Large Scale Central

Meanwhile, on Oahu, Something Faster than Trains

My goal of leaving the lanai clear lasted almost two weeks. To be frank, I missed having a project, so I bought the boys and I a couple rockets. Oldest Son took to that balsa airplane kit, Kid-zilla seems to have the “bug,” and I was bored. This seemed a natural project as rockets are quick, relatively cheap, and
the local hobby shop sponsors a shoot and provides all the motors.

A week ago, we took our work to the field. Kid-zilla had build an “almost ready to fly” kit almost by himself, and he was anxious to put it to flight.

He carefully selected the motor and installed the igniter…

…before taking Starship Octavius to the pad.

5…4…3…2…1…LIFT OFF!!!

…followed by a succesful recovery (and happy rocketeer!).

I had upped the complexity for his brother. He had to cut out the fins and spray paint the model. He learned the hard way that you have to a.) move the spray can and b.) not be too close. This lesson gave him the opportunity to sand down and paint his rocket a second and third time. He also learned that the instructions for use are correct and that maybe, in fact, his father knows a thing or two. Paint job aside, Oldest Son’s Extreme made it to the launch pad (black rocket on forward launch pad)…

…and flew beautifully. I am still learning how to use this phone as a camera, so no proof of flight.

I had bought a higher end kit just to show these kids how things are done. The Interceptor is a re-run of an Estes “classic.” I had spent a lot of time sealing it up and puttering with decals and was pretty proud of my work. In fact, I made the boys carry our launch paraphenalia so I could proudly stride across the parke with Interceptor and take my turn on the launch line.

The sermon that Sunday had been on the issue of pride, which should probably foreshadow what is about to happen…

Video: Pride Going Before the Fall

To boot, my underwear is now exposed to all mankind. At least Interceptor’s first…and last…flight looked nice. There was only one response to this…buy another one. Interceptor II will be my last project for 2022…I promise!

Have a Great Weekend!


Someone adjusted for the wind a little too much, years and years ago , my older brother bought and built a large intricate Estes model and forgot to tighten the launch pad, with more devastating results, just enough angle to catch the eaves of the building we were next to, (our old shop, no damage to it) but the rocket was pretty well reduces to scrap pieces. Second note , when they say a 2 stage rocket goes really high, they mean it, it went out of sight and even with a streamer instead of a paprachute it took a while to see it coming back and was a walk to get to.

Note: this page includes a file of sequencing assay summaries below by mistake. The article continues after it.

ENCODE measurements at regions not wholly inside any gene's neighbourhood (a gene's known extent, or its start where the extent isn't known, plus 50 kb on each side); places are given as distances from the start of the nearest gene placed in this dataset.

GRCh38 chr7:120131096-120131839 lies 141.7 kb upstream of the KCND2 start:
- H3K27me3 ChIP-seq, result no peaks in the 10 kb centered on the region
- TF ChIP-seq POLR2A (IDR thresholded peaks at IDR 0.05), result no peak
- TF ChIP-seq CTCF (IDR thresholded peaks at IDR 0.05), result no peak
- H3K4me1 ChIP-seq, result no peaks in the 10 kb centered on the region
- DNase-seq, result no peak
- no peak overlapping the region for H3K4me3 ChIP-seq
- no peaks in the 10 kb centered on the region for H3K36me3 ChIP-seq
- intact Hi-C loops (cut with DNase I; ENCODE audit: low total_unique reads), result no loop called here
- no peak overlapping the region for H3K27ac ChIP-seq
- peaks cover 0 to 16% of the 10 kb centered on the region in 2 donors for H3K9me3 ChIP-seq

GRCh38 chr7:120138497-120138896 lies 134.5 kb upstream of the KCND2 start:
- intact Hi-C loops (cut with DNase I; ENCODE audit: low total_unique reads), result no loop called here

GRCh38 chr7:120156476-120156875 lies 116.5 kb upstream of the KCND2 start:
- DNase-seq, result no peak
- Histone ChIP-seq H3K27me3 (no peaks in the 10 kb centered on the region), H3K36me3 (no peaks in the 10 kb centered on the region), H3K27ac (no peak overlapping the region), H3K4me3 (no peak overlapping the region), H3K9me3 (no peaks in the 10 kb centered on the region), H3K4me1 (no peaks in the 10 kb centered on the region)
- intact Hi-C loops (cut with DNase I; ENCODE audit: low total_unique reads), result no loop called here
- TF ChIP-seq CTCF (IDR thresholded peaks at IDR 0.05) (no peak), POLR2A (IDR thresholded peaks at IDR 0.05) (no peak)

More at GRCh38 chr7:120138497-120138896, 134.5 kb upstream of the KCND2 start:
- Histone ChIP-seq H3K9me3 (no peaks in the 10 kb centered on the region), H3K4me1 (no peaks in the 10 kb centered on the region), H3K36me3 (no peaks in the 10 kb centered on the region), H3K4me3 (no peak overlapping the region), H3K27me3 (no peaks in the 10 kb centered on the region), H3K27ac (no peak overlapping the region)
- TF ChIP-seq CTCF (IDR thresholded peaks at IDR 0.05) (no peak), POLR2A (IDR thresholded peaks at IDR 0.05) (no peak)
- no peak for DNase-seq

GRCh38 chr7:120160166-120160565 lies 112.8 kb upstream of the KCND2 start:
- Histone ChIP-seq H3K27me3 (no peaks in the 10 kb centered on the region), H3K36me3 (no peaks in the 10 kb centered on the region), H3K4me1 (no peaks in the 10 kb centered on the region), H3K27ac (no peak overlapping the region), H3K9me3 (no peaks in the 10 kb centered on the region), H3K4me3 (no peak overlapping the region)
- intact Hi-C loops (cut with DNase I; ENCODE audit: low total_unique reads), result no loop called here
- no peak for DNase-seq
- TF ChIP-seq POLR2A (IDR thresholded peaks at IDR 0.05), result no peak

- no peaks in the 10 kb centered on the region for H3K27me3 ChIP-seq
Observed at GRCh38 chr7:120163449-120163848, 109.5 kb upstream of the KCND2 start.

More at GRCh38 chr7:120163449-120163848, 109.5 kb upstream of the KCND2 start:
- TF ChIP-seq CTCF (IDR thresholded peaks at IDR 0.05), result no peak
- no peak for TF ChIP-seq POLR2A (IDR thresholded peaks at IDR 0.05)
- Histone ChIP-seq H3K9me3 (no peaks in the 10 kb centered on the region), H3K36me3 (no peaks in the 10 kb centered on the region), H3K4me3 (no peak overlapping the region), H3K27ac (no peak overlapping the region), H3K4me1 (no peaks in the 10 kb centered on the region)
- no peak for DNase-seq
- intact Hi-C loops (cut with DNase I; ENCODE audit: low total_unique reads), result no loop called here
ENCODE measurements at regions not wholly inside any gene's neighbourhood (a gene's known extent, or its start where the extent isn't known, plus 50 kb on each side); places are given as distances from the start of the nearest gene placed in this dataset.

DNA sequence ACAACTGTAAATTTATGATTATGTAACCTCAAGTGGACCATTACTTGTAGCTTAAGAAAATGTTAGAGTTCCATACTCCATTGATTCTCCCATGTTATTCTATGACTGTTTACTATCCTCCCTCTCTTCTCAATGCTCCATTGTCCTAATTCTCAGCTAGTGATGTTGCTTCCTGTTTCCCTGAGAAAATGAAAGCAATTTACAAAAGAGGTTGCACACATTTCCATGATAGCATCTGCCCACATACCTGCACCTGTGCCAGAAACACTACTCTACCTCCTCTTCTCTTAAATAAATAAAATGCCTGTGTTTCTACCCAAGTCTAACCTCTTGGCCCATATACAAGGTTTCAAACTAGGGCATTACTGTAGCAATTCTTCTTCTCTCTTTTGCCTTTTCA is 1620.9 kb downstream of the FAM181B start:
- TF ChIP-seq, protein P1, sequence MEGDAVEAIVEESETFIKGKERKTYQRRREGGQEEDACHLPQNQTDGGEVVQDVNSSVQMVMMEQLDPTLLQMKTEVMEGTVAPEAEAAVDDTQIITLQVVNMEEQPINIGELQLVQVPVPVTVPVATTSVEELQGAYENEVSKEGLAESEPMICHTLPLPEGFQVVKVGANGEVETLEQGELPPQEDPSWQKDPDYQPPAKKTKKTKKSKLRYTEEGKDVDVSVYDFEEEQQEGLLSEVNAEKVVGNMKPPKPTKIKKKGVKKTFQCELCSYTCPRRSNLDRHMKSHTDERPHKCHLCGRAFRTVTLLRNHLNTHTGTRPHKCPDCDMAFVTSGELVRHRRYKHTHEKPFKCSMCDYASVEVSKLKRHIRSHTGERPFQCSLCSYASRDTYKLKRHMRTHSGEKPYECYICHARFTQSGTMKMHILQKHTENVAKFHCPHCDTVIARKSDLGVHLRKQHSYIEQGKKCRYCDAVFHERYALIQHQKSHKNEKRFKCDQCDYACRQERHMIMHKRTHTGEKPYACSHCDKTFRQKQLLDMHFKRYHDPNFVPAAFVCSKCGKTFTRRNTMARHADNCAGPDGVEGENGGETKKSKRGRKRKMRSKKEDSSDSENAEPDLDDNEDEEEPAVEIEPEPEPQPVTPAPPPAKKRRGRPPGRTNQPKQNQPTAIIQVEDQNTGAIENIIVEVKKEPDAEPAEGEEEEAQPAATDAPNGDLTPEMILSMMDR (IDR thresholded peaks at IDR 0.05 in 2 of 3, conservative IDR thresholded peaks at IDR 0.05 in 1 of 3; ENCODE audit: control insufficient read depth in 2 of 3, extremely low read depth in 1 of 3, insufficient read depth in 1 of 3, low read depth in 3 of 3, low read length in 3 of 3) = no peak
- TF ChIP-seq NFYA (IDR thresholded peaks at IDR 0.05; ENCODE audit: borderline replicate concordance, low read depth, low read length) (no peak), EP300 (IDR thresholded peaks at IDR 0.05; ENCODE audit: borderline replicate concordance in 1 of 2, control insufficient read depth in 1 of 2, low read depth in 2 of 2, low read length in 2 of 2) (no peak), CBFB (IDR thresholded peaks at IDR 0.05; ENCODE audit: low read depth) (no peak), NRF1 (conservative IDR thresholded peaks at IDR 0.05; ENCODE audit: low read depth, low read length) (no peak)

Funny story, I worked at a dairy for several years, and the owners kid got some rockets, launched one from a safe area, and it went slightly better arc than your rocket, and landed in one of the cow pens, as we were trying to locate it, pretty easy as a large circle of milk cows were looking at it from about 10 feet away,the pens bull wandered through the crowd of his ladies, and as we watched he sniffed it then ground it into the ground with his head! oh well!

Oh yes the rocket bug. I’ve been waiting for the right time to introduce my boys to the rocket bug so maybe this is the motivation I need. The 8 and 6 yld might be able to handle construction better than the 3 yld. But Dad wants to have fun too!

My coolest rocket I had as a kid was a rocket with a glider attached. When the nose cone blew off, it released the glider. Had a few successful flights before the glider ended up in pieces…


MAYBE faster than trains! Never had enough straight track to see how fast it would go!
Ducted fan drive married to a one-liter seltzer bottle; ball bearing wheels.

Best, David Meashey

Picked up a used LGB Snoopy at a train show once. Had to station a catcher at each corner of the Gateway Garden Railroad Club layout. Late in the show, we’d get it out and play catch. Or almost catch. It lasted a number of years. It would do great on the straight aways and if a guy was quick at the throttle, it would make the curves. Sometimes. I actually think I sold it for more than I paid for it. Old memories, great times.

To keep this on topic. Had a high school friend that was in to rockets and I accompanied him, many times, to launches. These were in the days after Sputnik and before John Glenn. Wow! Kind of sets an age doesn’t it?

Enjoying the topic.

Craig, Estes has a number of kits these days that are pre-painted with pre-formed fin sections and pre-formed motor mounts. Literally, you just need some glue and 15 minutes. I built one with my oldest, and he taught his brother to build the other one. Even if that is too much for the 3 year old, it won’t be much investment in your time or his brothers’ time for him to have is own rocket.


I got my first rocket in 1980. I still have one fin; the rest rotted away in the top of a tree. I was in and out of the hobby for about 10 years, then let it lay fallow until 2016, when I helped the kids with some simple kits. We did a single shoot, only to lose a high-school era rocket in Kawainui Marsh. I like to think it was an offering to Hauwahine, the marsh’s guardian spirit!